Drama and Literacy
This module is designed to reflect the significant pedagogic relationship between drama education and approaches to the teaching of literacy. This relationship is internationally acknowledged in curricula which recognize the contribution of drama to the teaching of speaking and listening, reading and writing and also to additional language learning. It thus proves to be a useful course in understanding pedagogic approaches in language acquisition for both first and second language learners.
Alternatively you can choose options from our other specialist areas, such as childhood studies, foreign language teaching pedagogy, leading educational change, or teaching learning, and assessment.
Course delivery and learning styles
All of the modules provide a balance between practical experience of a wide range of drama and theatre practices and a planned reading programme. The weekly sessions are built around practical workshops led by the programme tutors, invited guests, and students themselves. These workshop opportunities are designed to give students a hands-on experience of drama as well as methods and ideas for using drama and theatre in their own workplace. The course is taught mainly in afternoon sessions of three hours in length.
All students are encouraged to develop a career plan based on successful completion of the course. Students on the MA Drama and Theatre Education can expect to develop sufficient skills and theoretical understanding to gain successful employment as drama specialists in schools, theatre education workers, advisers and lecturers in drama, education officers or community drama workers. Recent graduates from the MA have gained posts in drama and theatre education, become HE lecturers, gone on to train as teachers, or used the programme as a stepping stone to further study or promotion in their current workplace. A number of students have progressed onto doctoral study here at Warwick, sometimes with scholarships. Many students have also had work successfully published.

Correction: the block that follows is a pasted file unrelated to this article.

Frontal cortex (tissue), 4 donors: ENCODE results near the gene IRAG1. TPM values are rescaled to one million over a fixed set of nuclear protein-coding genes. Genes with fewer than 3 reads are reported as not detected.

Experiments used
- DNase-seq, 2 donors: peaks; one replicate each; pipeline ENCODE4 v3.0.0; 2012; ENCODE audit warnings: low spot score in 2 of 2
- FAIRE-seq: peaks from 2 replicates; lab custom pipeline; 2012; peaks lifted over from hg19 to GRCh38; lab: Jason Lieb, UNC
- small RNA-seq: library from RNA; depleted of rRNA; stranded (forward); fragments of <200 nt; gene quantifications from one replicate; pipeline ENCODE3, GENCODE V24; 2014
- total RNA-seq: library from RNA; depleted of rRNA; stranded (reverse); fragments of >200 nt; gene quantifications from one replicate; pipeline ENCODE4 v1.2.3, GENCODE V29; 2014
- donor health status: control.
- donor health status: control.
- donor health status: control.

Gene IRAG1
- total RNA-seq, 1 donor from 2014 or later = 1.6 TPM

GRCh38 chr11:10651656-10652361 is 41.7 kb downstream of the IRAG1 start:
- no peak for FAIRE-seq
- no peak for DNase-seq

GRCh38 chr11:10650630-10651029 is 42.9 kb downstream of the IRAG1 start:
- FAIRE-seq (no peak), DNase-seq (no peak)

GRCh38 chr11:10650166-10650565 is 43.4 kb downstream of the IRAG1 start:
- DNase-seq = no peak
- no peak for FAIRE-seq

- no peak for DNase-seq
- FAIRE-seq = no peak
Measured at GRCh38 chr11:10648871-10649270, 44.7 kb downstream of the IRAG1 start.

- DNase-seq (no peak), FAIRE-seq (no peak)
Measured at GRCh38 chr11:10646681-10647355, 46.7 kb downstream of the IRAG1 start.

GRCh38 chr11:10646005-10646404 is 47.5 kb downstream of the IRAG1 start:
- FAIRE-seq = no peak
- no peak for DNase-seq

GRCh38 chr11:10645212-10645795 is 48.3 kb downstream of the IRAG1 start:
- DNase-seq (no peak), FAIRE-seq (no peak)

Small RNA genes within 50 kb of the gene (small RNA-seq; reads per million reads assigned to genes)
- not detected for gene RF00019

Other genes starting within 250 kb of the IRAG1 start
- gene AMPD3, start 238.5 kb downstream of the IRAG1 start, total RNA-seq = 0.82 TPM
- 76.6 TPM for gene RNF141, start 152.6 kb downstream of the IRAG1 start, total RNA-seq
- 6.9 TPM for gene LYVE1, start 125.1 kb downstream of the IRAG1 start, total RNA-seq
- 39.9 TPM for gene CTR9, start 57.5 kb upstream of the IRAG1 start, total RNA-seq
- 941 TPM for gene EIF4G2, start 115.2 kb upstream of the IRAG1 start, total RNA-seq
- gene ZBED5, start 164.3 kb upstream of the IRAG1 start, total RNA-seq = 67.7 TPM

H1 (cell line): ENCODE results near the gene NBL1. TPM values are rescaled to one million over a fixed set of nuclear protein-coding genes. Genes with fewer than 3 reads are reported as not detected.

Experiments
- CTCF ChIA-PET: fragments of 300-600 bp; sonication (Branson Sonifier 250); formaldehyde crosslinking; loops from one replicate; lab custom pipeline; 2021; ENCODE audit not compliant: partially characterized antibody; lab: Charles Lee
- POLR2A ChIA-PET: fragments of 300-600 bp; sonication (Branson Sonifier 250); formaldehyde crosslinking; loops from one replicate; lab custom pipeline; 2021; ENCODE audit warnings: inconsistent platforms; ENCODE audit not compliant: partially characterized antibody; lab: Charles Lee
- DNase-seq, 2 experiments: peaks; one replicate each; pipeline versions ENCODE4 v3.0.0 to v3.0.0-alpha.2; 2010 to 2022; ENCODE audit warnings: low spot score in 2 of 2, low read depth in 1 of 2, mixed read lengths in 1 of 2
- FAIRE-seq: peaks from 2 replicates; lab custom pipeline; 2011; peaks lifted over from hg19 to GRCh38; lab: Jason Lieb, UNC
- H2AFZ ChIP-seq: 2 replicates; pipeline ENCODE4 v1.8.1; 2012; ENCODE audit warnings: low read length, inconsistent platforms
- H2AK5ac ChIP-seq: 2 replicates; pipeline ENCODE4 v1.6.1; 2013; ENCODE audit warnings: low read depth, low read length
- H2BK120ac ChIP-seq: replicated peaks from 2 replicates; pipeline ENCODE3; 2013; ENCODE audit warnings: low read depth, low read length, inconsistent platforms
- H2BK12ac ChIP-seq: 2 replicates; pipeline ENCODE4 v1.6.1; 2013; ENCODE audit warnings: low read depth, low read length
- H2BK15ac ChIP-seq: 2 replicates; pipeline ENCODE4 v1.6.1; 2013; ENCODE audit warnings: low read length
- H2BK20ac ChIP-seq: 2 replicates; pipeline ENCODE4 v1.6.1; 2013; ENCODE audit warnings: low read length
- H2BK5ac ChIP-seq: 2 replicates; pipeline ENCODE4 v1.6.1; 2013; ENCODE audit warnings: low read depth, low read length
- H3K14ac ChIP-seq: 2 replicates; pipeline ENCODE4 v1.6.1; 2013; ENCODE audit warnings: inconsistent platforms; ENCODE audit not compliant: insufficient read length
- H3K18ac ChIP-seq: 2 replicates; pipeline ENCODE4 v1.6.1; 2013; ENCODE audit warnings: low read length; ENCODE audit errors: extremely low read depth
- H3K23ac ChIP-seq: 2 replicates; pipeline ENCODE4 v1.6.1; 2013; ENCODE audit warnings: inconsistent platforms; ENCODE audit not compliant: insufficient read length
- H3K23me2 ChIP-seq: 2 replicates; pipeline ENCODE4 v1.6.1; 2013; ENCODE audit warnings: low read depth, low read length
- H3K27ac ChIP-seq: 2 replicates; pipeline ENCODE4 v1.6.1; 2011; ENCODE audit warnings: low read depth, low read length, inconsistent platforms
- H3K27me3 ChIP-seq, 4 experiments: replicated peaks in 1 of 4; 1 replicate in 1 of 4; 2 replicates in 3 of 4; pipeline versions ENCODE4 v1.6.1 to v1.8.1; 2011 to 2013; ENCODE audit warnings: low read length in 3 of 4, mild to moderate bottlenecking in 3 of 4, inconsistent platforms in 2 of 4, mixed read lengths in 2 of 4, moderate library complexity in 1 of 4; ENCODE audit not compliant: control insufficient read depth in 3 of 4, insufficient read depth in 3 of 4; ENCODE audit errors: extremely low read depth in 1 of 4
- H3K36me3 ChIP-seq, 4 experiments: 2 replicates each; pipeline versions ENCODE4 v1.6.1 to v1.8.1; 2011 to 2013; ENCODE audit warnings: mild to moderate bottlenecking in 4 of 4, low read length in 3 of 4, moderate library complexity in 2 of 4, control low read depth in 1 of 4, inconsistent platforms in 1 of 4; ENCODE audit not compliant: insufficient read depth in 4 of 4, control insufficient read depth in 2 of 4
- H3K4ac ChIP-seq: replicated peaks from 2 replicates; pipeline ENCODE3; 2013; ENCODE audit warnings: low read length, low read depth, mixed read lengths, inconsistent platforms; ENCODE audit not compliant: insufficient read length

- 1 year full time
- Normally 2-5 years part-time
- 1 core module
- 3 optional modules (1 from drama and 1 from a wider range)
- 4 assignments of 5000 words each
- Dissertation of 20,000 words
- At least 2nd class honours degree or equivalent
- Normally 2 references
- Degree transcripts
- English language test certificates (if appropriate)